Given the well-known music of Rio's Carnaval and its massive samba affairs, Bahia is the next logical step for music producers to take for a compilation of Brazilian music. Bahia is widely (and rightly) regarded as a focal point for Brazilian music, spawning much of the Tropicalia movement, MPB, and the Afro-Brazilian traditions, as well as much of modern samba. Here, the old and new are both represented, as they are on much of the Rough Guide line. Old members of the Tropicalia movement are present in Tom Zé and Gilberto Gil (though Gil is a guest on a Monica Millet and Momilê track). Mid-generation performers such as Carlinhos Brown and Ze Paulo bridge the gaps between old and new. Even the ancient Riachão, the great sambista, is around for a song. Perhaps more interestingly, some of the newer trends are present, largely in the form of bands that stem in one form or another from the singular greats and their interactions with the blocos Afros. Timbalada, Ile Aiye, and Muzenza all pump out heavy tracks direct from the Salvador Carnaval parties. Elements of reggae, Yoruba, and Dahomey traditions, along with various Caribbean sounds, can be heard along the way, but the trademark stamps of Bahia are all over the tracks here. Given the massive amount of music to come from Bahia, a single album is arguably too little to capture the sounds. Nonetheless, this one takes a valiant stab at it, coming out with a coherent and enjoyable set.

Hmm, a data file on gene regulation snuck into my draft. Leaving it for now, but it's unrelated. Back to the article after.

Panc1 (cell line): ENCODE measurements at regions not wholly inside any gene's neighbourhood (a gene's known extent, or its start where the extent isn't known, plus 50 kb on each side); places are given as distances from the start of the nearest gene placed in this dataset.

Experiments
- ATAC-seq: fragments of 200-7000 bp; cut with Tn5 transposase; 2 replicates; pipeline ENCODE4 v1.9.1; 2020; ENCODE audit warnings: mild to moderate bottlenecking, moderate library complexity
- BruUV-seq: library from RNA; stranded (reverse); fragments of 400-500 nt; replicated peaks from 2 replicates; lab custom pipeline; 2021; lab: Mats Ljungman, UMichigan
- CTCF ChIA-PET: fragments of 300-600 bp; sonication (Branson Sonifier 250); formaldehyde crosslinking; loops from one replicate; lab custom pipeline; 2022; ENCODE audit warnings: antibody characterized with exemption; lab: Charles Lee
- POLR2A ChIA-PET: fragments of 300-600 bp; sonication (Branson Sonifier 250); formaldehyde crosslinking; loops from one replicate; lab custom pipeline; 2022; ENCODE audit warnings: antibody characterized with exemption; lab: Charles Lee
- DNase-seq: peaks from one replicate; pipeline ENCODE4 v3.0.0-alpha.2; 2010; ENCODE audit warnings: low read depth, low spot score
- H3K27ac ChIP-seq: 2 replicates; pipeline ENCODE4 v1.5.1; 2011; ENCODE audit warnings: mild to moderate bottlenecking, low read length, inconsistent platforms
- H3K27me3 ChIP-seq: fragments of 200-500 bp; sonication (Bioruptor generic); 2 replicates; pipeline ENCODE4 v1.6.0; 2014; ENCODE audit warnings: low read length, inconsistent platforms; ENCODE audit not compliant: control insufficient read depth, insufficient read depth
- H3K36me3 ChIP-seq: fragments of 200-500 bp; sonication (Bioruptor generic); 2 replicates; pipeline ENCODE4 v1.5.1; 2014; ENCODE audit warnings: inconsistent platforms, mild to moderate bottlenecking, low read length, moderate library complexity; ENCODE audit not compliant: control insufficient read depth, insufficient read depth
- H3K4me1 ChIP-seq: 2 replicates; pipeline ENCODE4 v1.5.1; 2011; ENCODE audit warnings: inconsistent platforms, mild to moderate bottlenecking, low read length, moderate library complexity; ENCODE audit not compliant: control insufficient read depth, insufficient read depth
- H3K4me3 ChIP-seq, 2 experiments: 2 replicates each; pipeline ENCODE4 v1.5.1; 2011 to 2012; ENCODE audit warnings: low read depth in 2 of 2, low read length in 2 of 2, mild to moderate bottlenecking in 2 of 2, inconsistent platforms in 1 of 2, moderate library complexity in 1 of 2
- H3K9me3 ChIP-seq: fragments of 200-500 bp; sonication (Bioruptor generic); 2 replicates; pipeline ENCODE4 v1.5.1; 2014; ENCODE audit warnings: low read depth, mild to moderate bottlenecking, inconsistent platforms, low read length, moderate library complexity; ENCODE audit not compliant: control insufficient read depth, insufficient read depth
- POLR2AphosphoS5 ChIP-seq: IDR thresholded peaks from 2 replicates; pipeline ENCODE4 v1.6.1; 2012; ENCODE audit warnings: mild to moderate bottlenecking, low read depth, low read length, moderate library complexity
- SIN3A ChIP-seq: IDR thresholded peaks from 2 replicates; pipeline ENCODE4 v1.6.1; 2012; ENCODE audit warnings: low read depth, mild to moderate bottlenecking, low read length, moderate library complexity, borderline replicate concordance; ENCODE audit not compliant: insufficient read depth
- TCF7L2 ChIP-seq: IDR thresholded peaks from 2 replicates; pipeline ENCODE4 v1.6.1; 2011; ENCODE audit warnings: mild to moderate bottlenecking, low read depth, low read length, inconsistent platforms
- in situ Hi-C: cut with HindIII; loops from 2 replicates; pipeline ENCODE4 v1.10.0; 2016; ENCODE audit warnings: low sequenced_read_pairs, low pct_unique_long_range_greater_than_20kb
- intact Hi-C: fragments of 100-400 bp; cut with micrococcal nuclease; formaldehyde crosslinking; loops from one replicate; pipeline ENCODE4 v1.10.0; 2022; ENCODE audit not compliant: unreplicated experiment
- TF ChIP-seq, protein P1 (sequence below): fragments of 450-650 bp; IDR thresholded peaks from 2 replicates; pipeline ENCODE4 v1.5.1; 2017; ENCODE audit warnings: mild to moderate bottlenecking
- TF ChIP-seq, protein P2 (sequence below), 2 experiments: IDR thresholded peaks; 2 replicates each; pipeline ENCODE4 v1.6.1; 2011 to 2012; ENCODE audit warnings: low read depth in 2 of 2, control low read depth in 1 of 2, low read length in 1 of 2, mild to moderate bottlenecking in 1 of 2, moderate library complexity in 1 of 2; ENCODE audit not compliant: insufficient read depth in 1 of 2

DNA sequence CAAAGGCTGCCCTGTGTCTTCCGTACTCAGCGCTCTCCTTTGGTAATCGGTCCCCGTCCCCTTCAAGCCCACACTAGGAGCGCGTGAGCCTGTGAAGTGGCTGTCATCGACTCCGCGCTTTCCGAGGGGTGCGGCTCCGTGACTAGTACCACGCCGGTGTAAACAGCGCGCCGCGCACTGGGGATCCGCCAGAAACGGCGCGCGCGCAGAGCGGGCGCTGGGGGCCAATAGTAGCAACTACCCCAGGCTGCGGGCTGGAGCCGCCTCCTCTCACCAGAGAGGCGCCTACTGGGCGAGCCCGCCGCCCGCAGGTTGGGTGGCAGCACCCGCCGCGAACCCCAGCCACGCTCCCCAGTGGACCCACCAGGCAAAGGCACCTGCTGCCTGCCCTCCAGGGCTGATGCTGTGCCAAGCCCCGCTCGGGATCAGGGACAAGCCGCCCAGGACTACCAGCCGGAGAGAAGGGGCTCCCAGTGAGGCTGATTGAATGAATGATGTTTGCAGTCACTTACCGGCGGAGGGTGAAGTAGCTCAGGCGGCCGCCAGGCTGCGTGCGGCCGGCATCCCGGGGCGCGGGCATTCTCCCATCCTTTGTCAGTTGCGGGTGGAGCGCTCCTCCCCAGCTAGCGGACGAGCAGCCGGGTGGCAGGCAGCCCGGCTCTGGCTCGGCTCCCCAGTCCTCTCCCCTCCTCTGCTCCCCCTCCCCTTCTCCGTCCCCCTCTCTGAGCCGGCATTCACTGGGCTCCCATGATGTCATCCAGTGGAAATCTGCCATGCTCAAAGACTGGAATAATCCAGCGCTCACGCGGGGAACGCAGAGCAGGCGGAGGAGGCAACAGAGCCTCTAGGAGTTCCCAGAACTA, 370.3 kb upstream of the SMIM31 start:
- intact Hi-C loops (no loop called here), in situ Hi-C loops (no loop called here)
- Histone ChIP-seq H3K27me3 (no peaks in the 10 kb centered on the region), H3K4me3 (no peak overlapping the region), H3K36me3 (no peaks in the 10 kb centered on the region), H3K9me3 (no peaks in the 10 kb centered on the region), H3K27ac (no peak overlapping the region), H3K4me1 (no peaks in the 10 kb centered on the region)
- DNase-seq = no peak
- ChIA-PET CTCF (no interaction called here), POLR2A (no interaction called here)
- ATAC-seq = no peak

The Rough Guide to the Music of Brazil: Bahia
The Rough Guide to the Music of Brazil: Bahia Review
by Adam Greenberg
||Daniela Mercury / Olodum||03:38||SpotifyAmazon|
||Ile Aiye / Lazzo||03:15||SpotifyAmazon|
||Gilberto Gil / Monica Millet & Momile / Marisa Monte||07:54||SpotifyAmazon|
|14||Bragada / Tony Mola||04:06||SpotifyAmazon|